I'm not sure how this got on my Netflix list. Probably the same way many things do. It came up in a conversation, I realize I have never seen it, and I go add it to my list, just cause, hey, when something comes up in conversation, I should have the cultural reference point. In any case, this arrived from Netflix many months ago. I tried once in December (I think) to watch it on one of my plane flights back and forth between Seattle and Florida, but I was sitting next to little kids, and then things started happening on the screen that made their eyes go wide, so I stopped that and watched Buffy instead.
A few days ago I decided to try again. It had been awhile, so I started over rather than continuing from where I'd left off.
In any case, here are my conclusions. The movie to me was essentially three very distinct parts, so I will talk about them seperately:
Before the John the Baptist: William Dafoe is a sucky Jesus. Or he was directed that way. Or the book this is based on is that way. Fine, OK, this is before he "started" and I can understand some of what they are trying to do here in terms of showing this poor schitzophrenic man and the voices in his head, but... he just engenders no sympathy through his performance. He just stumbles around looking pitiful and depressed. Fine. Got the point in 5 minutes. Did not need 45 minutes of it.
During Jesus's ministry: William Dafoe is still a sucky Jesus. You get absolutely NO understanding why anybody would ever follow this man. They show more and more people deciding they should follow him and there are crouds and you see there is a "movement". But you can not see any possible reason for it. This Jesus shows no charisma whatsoever. You expect a David Koresh type of guy. Someone who is insane, yes, but who has an appeal, who is compelling, who you would understand why some people would be drawn to him and why many people might follow. Defoe's Jesus is someone that people would walk away from or ignore. His tone is lethargic and sleep enducing. Not something that would energize anybody to give up their lives and follow. Or even to change their behavior and do what this man is recommending. At least Judas is a bit interesting in this phase.
On the Cross: Here it gets at least slightly interesting. Finally the actual "last temptation" happens. Basically you get an Inner Light type scenerio. [I'm sure other places did that sort of thing earlier, but I just thought it was amusing to make a Star Trek comparison while talking about a Jesus movie.] Basically Satan gives Jesus the chance to live a normal life instead of dying on the cross. Jesus does not know it is Satan and accepts. He lives out that whole life, then at the end realizes the truth and begs to go back and do the right thing. Then he is back on the cross and the movie ends. Of course, this completely makes the whole temptation moot. Because Jesus did NOT have to choose. He got both. He lived the entire normal life, out to being an old man, then got to go back. Yes, there was supposidly the spiritual choice, and at the end of the life he saw, he had to choose to go back and die on the cross. But... he had already experienced the normal life. He gave nothing up. He was not presented that as an option and refused it. He accepted, lived it, then went and did the other as well. Perhaps that is the point, he DID give in to the temptation and thus really was just a normal man. I don't know. Of course, in the end it was all just the final hallucinations of an insane man slowly dying, so doesn't really matter.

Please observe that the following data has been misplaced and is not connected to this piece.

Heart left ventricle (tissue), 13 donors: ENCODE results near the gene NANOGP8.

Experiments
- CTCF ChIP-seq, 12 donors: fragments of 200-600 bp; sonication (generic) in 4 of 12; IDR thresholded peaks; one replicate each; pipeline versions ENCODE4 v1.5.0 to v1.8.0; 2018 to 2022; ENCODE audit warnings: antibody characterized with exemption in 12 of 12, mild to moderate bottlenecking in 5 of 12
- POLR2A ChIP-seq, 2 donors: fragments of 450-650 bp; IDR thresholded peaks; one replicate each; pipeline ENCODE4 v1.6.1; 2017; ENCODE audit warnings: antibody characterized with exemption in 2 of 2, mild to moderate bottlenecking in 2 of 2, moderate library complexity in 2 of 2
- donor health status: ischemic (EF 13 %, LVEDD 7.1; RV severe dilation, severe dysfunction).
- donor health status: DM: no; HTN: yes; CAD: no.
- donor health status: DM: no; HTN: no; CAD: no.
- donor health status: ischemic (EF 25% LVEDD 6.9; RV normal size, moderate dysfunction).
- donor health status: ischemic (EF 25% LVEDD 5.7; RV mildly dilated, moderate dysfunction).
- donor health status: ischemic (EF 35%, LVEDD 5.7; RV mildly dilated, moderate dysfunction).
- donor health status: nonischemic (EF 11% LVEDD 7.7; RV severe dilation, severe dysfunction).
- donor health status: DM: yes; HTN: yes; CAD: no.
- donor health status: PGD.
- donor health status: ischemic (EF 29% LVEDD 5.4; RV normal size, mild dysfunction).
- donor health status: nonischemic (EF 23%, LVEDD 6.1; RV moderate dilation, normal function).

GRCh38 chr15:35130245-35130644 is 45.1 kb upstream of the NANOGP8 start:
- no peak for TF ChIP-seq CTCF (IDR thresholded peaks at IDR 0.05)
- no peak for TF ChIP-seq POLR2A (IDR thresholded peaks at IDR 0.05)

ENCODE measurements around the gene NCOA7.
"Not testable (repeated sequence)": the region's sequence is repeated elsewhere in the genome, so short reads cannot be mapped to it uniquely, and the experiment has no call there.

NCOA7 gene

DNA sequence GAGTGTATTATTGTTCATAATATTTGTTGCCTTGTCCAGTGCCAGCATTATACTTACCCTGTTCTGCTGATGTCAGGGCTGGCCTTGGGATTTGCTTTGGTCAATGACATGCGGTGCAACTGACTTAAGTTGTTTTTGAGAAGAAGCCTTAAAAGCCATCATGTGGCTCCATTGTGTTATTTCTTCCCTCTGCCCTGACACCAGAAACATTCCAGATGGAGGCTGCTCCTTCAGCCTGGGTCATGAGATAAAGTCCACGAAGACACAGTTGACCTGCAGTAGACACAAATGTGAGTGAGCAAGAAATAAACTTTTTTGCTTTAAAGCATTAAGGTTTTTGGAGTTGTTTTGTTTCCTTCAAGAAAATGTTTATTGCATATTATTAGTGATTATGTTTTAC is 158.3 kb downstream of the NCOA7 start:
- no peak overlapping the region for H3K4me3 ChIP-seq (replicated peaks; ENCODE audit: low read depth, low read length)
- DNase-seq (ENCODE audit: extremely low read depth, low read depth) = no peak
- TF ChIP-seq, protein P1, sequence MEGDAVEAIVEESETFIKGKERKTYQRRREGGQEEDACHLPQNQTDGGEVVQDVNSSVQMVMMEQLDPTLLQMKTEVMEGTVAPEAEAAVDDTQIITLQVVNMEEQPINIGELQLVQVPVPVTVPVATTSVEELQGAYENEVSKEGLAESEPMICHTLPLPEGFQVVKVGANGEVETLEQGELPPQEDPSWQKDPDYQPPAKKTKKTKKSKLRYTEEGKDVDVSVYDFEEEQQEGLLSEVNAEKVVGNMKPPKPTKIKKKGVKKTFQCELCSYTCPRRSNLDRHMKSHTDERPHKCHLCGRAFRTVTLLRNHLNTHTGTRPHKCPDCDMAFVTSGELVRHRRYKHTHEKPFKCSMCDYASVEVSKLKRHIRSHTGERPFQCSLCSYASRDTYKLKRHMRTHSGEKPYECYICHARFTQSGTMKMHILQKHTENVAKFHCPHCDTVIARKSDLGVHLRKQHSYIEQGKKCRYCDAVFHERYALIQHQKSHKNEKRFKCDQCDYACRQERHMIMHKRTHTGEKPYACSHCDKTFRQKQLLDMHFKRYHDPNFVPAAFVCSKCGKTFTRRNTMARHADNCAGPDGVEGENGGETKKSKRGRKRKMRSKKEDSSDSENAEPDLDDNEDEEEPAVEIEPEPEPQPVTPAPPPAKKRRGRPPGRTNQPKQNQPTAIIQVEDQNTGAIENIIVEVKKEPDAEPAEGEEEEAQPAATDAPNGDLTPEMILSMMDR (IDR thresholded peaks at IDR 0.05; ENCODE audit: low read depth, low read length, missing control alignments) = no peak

Anyway... all in all... bottom line... about 30 minutes of interesting material in a 164 minute movie. Maybe if you push it, an hour of stuff worth watching. But it was way way too long. And be it the actor or the director or the writer, the Jesus character himself was just never compelling or believable. I never felt sorry for him or sympathised in any way. I certainly wasn't inspired or anything of a religious sort of nature that would lead me to want to admire this man in any way. I just wanted to slap him and tell him to get over himself.
Anyway, worth seeing on the grounds that it was very controversial when it came out and is a cultural reference point of sorts... but that is the only reason.